Investing should be easy – just buy low and sell high – but most of us have trouble following that simple advice. There are principles and strategies that may enable you to put together an investment portfolio that reflects your risk tolerance, time horizon, and goals. Understanding these principles and strategies can help you avoid some of the pitfalls that snare some investors.
There are hundreds of ETFs available. Should you invest in them?
Getting what you want out of your money may require the right game plan.
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Are you a thrill seeker, or content to relax in the backyard? Use this flowchart to find out more about your risk tolerance.
Most stock market analysis falls into three broad groups: Fundamental, technical, and sentimental. Here’s a look at each.
Bonds may outperform stocks one year only to have stocks rebound the next.
Understanding the economy's cycles can help put current business conditions in better perspective.
Understanding how a stock works is key to understanding your investments.
Thanks to the work of three economists, we have a better understanding of what determines an asset’s price.
Use this calculator to compare the future value of investments with different tax consequences.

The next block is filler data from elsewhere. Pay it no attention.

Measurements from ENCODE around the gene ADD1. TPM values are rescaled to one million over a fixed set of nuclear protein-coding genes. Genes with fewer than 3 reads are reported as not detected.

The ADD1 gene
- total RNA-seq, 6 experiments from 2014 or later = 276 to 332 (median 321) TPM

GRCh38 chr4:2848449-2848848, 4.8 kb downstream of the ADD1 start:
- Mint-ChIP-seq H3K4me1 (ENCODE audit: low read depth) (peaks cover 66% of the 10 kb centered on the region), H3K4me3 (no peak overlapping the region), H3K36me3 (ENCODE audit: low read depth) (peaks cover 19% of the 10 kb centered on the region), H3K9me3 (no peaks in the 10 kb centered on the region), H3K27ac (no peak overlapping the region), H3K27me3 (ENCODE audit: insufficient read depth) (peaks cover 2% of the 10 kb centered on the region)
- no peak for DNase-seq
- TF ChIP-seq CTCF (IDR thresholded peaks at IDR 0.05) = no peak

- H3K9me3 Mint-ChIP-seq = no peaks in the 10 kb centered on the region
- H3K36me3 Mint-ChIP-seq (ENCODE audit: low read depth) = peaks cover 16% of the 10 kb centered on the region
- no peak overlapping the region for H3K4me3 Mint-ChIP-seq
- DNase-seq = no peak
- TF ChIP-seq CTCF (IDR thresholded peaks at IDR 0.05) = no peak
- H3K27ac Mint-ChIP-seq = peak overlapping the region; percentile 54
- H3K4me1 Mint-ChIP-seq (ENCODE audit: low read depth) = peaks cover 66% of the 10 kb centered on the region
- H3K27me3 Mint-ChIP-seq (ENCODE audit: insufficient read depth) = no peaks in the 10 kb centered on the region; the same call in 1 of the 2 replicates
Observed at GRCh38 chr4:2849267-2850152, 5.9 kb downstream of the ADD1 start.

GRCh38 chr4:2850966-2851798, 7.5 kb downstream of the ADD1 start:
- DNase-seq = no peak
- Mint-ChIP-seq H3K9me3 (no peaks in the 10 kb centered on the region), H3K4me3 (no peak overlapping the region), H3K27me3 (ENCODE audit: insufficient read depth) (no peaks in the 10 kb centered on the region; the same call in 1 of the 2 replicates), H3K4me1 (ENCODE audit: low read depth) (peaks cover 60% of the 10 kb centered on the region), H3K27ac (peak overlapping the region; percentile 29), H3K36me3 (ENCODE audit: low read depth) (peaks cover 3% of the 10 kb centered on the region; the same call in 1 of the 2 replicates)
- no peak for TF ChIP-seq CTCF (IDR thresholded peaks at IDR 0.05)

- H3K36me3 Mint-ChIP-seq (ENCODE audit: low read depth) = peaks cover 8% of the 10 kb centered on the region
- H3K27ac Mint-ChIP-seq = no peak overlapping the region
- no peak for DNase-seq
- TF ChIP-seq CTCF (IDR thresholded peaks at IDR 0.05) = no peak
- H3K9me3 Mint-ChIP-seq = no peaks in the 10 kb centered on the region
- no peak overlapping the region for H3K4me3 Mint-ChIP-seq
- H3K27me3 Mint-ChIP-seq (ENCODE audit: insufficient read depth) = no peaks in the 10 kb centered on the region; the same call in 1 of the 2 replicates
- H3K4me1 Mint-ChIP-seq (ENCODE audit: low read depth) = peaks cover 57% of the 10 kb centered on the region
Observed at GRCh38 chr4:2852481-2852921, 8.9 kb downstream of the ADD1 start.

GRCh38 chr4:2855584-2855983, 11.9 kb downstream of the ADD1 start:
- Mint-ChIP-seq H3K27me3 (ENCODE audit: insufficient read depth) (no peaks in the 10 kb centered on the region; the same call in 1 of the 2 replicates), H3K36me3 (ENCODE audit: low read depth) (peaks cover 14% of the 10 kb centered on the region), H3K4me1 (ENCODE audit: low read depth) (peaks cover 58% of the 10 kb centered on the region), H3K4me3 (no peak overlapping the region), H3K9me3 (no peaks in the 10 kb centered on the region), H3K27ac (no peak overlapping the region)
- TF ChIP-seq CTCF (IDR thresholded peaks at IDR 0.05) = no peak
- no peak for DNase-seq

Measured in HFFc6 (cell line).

Use this calculator to better see the potential impact of compound interest on an asset.
This calculator helps determine your pre-tax and after-tax dividend yield on a particular stock.
This calculator can help you estimate how much you should be saving for college.
Determine if you are eligible to contribute to a traditional or Roth IRA.
Estimate the potential impact taxes and inflation can have on the purchasing power of an investment.
There are some smart strategies that may help you pursue your investment objectives
Pundits say a lot of things about the markets. Let's see if you can keep up.
Agent Jane Bond is on the case, discovering how bonds diversify a portfolio.
The seas of the market are constantly shifting. Whether the good ship IPO can set sail may depend heavily on the tides.
Smart investors take the time to separate emotion from fact.
Here is a quick history of the Federal Reserve and an overview of what it does.
Investors seeking world investments can choose between global and international funds. What's the difference?